She removed a tiny silver amulet from her pocket.
“This is what I wanted to tell you about,” Davy shared.
Davy discovered this mysterious looking object near her school, Hunter College, when she was walking with her boyfriend, a Yemenite young man who didn’t happen to be Jewish.
“Just leave it alone,” her boyfriend insisted.
But Davy didn’t. She picked it up and has kept it with her as a good luck charm of sorts in the years since then.
I first met Davy when I was a rabbinic intern at Hunter College Hillel. She was an ambitious learner pursuing a double-major and shared a passion for social justice. As a queer student with a Cuban mother, she didn’t match many of the binaries imposed upon her and found herself seeking a Jewish community where she might feel at home.
Since Hunter, Davy has joined us at Base Hillel, an organization I co-founded with my partner and best friends. Founded on three principles of hospitality, learning and service, we have hosted from our homes hundreds of young Jewish adults, like Davy, for Shabbat dinners, preparing meals for a homeless shelter and Torah study.
Davy has been in Israel these past few months pursuing a master’s degree. As soon as she got back to town, she sent me an email saying she would love to meet up.
Over coffee in Chelsea, Davy continued her story.
Walking in the streets of Jaffa, she and her friend passed a jewelry shop. Realizing how expensive some of the items were, they didn’t enter.
“Girls, girls!” the shopkeeper called to them in Hebrew. “Come in!”
They followed the shopkeeper and toured what was more than an art store, but happened to be the Yemenite Institute of Arts.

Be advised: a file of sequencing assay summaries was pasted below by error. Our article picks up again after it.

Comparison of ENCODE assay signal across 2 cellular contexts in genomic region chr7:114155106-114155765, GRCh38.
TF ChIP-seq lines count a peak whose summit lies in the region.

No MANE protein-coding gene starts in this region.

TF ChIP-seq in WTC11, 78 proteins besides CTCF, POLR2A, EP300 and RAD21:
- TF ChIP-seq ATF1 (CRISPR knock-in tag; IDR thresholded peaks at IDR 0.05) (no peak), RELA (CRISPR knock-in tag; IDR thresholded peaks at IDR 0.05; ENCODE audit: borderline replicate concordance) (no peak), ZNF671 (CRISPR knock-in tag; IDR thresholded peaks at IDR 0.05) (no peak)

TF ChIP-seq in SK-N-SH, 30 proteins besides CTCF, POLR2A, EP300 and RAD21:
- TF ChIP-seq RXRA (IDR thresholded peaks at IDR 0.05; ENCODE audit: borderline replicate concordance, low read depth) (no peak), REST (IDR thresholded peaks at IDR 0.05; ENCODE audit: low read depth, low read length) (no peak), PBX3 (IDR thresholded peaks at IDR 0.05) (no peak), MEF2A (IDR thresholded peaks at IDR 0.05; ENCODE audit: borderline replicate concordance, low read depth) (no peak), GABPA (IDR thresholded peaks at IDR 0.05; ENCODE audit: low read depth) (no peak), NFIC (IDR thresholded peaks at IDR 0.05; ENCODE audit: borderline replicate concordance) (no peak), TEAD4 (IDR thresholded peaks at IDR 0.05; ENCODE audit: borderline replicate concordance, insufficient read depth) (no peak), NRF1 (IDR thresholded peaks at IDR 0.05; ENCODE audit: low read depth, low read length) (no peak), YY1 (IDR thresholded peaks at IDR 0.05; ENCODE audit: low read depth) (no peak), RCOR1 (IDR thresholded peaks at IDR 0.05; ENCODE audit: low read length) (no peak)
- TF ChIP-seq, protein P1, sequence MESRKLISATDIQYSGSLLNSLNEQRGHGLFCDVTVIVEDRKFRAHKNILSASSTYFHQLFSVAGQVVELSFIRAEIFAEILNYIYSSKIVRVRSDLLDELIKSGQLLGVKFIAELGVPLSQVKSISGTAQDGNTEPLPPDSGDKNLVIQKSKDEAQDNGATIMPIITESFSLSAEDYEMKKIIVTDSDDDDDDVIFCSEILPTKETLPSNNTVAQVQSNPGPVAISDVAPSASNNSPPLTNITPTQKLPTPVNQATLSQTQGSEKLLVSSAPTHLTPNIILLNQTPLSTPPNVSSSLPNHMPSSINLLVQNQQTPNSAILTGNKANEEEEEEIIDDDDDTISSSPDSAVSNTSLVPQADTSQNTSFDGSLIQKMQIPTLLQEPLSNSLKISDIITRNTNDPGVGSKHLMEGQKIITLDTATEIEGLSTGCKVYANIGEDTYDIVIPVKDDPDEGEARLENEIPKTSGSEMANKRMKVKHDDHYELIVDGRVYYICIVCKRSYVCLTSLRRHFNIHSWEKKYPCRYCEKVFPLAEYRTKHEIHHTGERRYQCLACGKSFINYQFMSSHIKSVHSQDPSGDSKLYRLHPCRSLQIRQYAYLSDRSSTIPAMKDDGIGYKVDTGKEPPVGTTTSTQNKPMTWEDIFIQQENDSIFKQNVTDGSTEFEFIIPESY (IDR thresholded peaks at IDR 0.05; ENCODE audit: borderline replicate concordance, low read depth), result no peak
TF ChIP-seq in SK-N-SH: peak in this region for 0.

As they made their way through the store, her friend stopped her.
“Hey Davy,” she said, “Doesn’t that look like the amulet you carry with you?”
Davy took out the amulet she had found on the streets of the Upper East Side years ago. She showed the owner.
The owner stopped what he was doing and called in his wife.
This was an engagement amulet, he explained, usually given to brides to be before their wedding.
“Mazal tov!” the jeweler’s wife called out, bringing in tea and her wedding album. The jeweler explained this was one of the oldest amulets he had ever seen.
“And what’s this hole?” Davy asked, pointing to a slot on the amulet.
The jeweler explained that this is where a blessing is inserted, composed by a rabbi for the bride. Davy had the jeweler fix the piece so that it might be used as a necklace and came back home with a mission.
“So, rabbi,” Davy asked me, “will you help me write a blessing?”
Davy explained that she feels like she is on a new stage in her life and Jewish journey and wanted a blessing or prayer that reflected her spirit and her wishes going forward.
We sat together there and composed a blessing in Hebrew and Yiddish. Later I would write in as tiny handwriting as possible so to fit inside the slot of her amulet. At that same visit, Davy also showed me an old family letter in Yiddish she wanted translated. One particular line stood out: “with everlasting hatred.”
These two items stood out to me starkly: one, a letter of pain, of the past, and the other, a letter of hope and possibility of a future.
Davy is not getting engaged anytime soon and she’s no longer with her Yemenite non-Jewish boyfriend. But she is nurturing her Judaism in her own ways, writing poetry, pursuing social justice, and engaging with a Jewish community on her own terms.
In surveying the first few months of Base Hillel’s work, sociologist Dr. Steven Cohen wrote “In 40 years of studying Jewish life, I have never seen more positive results.” What we do at Base isn’t so innovative, though. We’re in the business of translation: trying to translate a rich heritage and culture and sharing it with the world. We believe in the teaching of Rav Kook: make the old new and new holy. When Davy shared her story with me, she gave me much more than a task of writing a prayer for an amulet; she was forging her own bond with her Judaism with a little guidance from a teacher. What she doesn’t realize, and what we often forget, is that it’s often our students, millennials who the Jewish community dismisses as aloof and disengaged, who can be our greatest teachers.